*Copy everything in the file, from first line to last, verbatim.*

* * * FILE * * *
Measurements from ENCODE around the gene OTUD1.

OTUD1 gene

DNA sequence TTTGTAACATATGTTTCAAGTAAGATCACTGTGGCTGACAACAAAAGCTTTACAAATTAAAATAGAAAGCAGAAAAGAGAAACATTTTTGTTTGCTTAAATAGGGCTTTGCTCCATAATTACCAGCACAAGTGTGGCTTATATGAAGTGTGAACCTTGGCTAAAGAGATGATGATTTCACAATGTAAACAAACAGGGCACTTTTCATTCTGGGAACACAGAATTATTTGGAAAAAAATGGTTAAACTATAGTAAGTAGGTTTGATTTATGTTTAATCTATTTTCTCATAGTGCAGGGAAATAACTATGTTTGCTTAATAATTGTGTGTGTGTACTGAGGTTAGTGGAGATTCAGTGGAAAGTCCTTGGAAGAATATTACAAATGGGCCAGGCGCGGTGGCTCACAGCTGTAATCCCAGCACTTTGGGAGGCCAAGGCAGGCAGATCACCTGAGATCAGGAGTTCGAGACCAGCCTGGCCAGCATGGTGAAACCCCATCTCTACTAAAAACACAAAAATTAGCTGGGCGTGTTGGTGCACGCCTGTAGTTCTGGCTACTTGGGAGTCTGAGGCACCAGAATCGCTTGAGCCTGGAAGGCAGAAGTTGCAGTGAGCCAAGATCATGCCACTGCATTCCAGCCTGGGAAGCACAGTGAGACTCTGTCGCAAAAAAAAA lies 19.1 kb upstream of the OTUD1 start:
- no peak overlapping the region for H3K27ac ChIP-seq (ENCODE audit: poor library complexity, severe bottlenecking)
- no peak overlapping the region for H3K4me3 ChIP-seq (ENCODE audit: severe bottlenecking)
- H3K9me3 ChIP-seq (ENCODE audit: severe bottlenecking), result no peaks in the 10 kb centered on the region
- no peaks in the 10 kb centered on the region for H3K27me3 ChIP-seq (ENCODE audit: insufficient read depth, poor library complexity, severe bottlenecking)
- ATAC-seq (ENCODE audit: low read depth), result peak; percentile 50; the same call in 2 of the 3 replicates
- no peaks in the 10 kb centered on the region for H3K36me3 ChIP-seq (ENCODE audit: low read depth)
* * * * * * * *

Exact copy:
Measurements from ENCODE around the gene OTUD1.

OTUD1 gene

DNA sequence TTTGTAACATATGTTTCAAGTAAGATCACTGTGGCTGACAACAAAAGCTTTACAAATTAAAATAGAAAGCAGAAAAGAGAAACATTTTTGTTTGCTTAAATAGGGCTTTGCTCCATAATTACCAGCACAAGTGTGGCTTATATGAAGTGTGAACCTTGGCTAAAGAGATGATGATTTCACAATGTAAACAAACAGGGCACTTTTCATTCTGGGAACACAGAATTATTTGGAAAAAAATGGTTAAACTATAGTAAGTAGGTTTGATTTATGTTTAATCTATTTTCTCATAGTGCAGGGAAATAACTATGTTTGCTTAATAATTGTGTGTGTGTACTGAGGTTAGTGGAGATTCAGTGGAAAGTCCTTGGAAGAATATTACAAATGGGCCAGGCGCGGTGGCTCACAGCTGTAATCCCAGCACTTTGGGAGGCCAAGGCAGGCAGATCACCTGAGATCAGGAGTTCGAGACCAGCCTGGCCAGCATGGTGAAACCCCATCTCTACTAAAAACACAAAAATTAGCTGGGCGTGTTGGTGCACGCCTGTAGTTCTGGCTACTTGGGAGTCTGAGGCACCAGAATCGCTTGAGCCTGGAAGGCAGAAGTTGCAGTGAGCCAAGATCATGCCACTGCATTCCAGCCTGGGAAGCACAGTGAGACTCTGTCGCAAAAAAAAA lies 19.1 kb upstream of the OTUD1 start:
- no peak overlapping the region for H3K27ac ChIP-seq (ENCODE audit: poor library complexity, severe bottlenecking)
- no peak overlapping the region for H3K4me3 ChIP-seq (ENCODE audit: severe bottlenecking)
- H3K9me3 ChIP-seq (ENCODE audit: severe bottlenecking), result no peaks in the 10 kb centered on the region
- no peaks in the 10 kb centered on the region for H3K27me3 ChIP-seq (ENCODE audit: insufficient read depth, poor library complexity, severe bottlenecking)
- ATAC-seq (ENCODE audit: low read depth), result peak; percentile 50; the same call in 2 of the 3 replicates
- no peaks in the 10 kb centered on the region for H3K36me3 ChIP-seq (ENCODE audit: low read depth)